August 3, 2006


Blair: You've misunderstood me over the Middle East (Patrick Wintour and Ewen MacAskill, August 3, 2006, The Guardian)

Tony Blair will face down his critics today over his controversial handling of the Middle East crisis by insisting that he has been working throughout for a ceasefire in Lebanon and that his position has been misunderstood. He will argue at a Downing Street press conference that he wanted a ceasefire, but only if it was coupled with a clear understanding that the Hizbullah militia would be disarmed. [...]

But Mr Blair has being criticised publicly and privately by ministers and senior backbenchers, and has antagonised most members of the EU as well as the United Nations secretariat.

It emerged yesterday that he ignored not only the advice of the Foreign Office but foreign affairs specialists in Downing Street, who argued that the Israeli offensive was counter-productive and favoured a call for an immediate ceasefire. [...]

Mr Blair suffered a blow from an unexpected source yesterday when the UN deputy secretary general, Mark Malloch Brown, urged him to take a back seat, calling his involvement in the negotiations on ending the crisis counter-productive. "It's important to know not just when to lead but when to follow," he said.

The US state department went to Mr Blair's rescue. Sean McCormack, the state department spokesman, said: "We are seeing a troubling pattern of a high official of the UN who seems to be making it his business to criticise member states and, frankly, with misplaced and misguided criticisms."

That Israel's policy is counterproductive is something an ally tells them privately. You don't just demand that they stop. Of course, the problem for Mr. Blair is that the Left and the UN are hostile to Israel generally and don't share his view of Israel as an ally.

Quietly Smiling (NIBRAS KAZIMI, August 3, 2006, NY Sun)

Who knew the Syrians were this clever?

But then again, wits are sharpened when survival instincts kick in. Most people, including Israel's strategists, are busy wondering how Hezbollah's actions three weeks ago complement Iran's grand designs. All along, though, the timing and the scope of the melee were being decided in Damascus. [...]

The jihadists' war on the Shias is the gravest threat facing the Syrian regime, and the general resorted to what amounts to a sure bet in deflecting the challenge: Israel is the touchstone issue by which the Alawites can demonstrate to the Sunnis of Syria and the Middle East that they are on the right side of the big issues that matter. Hating Israel is tantamount to supporting motherhood; the emotional buttons are there to be pressed and one cannot lose by starting a little and containable war with the Israelis. The Alawites sense that the only way they can make sense of their otherness is to don the true and tried mantle of Arab nationalism with its Islamic fundamentalist trimmings, and only then they can slip unnoticed into the howling, clench-fisted masses of the Arab street.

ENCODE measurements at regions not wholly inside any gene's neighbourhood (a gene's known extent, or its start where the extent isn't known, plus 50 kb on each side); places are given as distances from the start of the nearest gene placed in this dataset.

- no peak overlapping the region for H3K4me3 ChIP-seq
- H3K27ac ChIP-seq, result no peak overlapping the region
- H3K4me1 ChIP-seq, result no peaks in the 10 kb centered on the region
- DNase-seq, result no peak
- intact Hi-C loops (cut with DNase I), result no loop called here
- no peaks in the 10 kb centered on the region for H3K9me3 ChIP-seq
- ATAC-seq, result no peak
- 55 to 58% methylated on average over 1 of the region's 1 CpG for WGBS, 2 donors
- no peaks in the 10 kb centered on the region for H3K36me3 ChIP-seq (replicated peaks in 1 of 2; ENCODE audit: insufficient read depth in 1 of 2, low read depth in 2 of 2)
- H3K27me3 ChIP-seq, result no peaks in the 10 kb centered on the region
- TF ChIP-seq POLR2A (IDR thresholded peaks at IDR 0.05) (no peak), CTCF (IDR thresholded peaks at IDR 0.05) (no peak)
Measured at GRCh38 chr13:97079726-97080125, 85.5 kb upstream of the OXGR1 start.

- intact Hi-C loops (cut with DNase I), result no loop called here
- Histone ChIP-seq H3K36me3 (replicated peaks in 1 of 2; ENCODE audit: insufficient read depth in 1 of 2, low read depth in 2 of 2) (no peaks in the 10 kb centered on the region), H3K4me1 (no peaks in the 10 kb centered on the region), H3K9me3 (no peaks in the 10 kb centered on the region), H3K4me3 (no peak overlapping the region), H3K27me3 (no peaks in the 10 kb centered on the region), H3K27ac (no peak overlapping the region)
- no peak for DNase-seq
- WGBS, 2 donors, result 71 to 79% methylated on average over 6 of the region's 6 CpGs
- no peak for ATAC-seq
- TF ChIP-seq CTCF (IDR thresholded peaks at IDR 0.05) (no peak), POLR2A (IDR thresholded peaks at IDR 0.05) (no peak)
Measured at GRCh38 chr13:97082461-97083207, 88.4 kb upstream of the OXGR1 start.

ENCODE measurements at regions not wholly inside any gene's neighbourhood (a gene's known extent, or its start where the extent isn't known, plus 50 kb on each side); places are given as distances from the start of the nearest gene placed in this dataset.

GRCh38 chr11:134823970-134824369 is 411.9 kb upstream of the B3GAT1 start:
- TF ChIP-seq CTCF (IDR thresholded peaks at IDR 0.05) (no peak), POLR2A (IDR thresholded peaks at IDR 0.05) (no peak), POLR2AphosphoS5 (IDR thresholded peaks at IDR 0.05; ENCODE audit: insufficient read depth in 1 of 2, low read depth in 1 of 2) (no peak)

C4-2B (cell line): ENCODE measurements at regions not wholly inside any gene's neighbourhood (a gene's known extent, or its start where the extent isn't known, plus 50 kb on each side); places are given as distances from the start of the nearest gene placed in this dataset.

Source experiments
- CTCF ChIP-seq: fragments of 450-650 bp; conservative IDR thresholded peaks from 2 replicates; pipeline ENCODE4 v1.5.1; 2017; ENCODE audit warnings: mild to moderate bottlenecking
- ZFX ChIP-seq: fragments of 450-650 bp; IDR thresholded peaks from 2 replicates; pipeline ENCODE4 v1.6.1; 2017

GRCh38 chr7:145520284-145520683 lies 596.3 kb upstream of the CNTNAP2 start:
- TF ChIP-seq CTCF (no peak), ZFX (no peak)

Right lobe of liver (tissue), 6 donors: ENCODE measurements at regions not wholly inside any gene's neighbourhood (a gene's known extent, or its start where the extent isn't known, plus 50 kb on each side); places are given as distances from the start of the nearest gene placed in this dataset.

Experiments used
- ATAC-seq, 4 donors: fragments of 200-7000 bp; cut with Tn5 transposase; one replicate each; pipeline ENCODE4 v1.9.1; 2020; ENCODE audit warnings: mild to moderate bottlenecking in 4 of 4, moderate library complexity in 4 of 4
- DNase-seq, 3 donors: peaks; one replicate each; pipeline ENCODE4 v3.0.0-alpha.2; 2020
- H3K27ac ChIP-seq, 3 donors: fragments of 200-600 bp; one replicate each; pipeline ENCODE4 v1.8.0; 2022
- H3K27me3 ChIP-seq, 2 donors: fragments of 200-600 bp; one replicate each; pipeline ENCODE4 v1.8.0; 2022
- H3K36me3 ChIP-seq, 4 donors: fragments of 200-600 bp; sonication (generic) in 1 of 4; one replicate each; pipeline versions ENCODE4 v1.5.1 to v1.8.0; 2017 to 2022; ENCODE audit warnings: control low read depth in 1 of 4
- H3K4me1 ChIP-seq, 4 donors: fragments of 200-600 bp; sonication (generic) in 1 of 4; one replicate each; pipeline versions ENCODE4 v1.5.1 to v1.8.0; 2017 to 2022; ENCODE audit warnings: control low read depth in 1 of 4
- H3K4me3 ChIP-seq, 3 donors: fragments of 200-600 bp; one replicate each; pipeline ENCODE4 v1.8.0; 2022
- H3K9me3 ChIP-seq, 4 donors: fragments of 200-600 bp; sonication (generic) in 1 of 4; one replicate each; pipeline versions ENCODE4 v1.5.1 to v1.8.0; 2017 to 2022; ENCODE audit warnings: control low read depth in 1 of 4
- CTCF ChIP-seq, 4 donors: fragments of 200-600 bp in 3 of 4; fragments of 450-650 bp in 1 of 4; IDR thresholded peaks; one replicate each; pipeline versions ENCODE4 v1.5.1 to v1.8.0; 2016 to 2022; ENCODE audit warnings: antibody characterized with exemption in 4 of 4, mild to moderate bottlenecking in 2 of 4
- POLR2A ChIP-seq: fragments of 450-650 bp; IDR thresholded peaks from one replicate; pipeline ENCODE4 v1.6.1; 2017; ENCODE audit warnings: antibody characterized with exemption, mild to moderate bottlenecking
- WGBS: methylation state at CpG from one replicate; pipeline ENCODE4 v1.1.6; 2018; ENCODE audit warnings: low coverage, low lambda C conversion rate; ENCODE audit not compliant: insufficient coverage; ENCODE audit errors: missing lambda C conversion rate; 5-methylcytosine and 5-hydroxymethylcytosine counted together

Among Militia's Patient Loyalists, Confidence and Belief in Victory (Anthony Shadid, 8/03/06, Washington Post)
Three weeks into its war with Israel, Hezbollah has retained its presence in southern Lebanon, often the sole authority in devastated towns along the Israeli border. The militia is elusive, with few logistics, little hierarchy and less visibility. Even residents often say they don't know how the militiamen operate or are organized. Communication is by walkie-talkie, always in code, and sometimes messages are delivered by motorcycle. Weapons seem to be already in place across a terrain that fighters say they know intimately.

"On the ground, face to face, we're better fighters than the Israelis," said Hajj Abu Mohammed, a bearded, 44-year-old militiaman in the small village of Srifa, whose walkie-talkie crackled and cellphone rang with a Hezbollah anthem.

Israel has claimed to have destroyed Hezbollah's infrastructure in a 22-day campaign that has driven hundreds of thousands of civilians from their homes and wrecked village after village along valleys sometimes charred by fires.

Hezbollah admits to having suffered losses, but in the fighting so far, it has demonstrated its detailed planning since the Israeli withdrawal from southern Lebanon in 2000, ending an 18-year occupation. Fighters appear to exercise a great deal of autonomy, a flexibility evident along the region's back roads: ammunition loaded in cars, trucks in camouflage, rocket launchers tucked in banana plantations.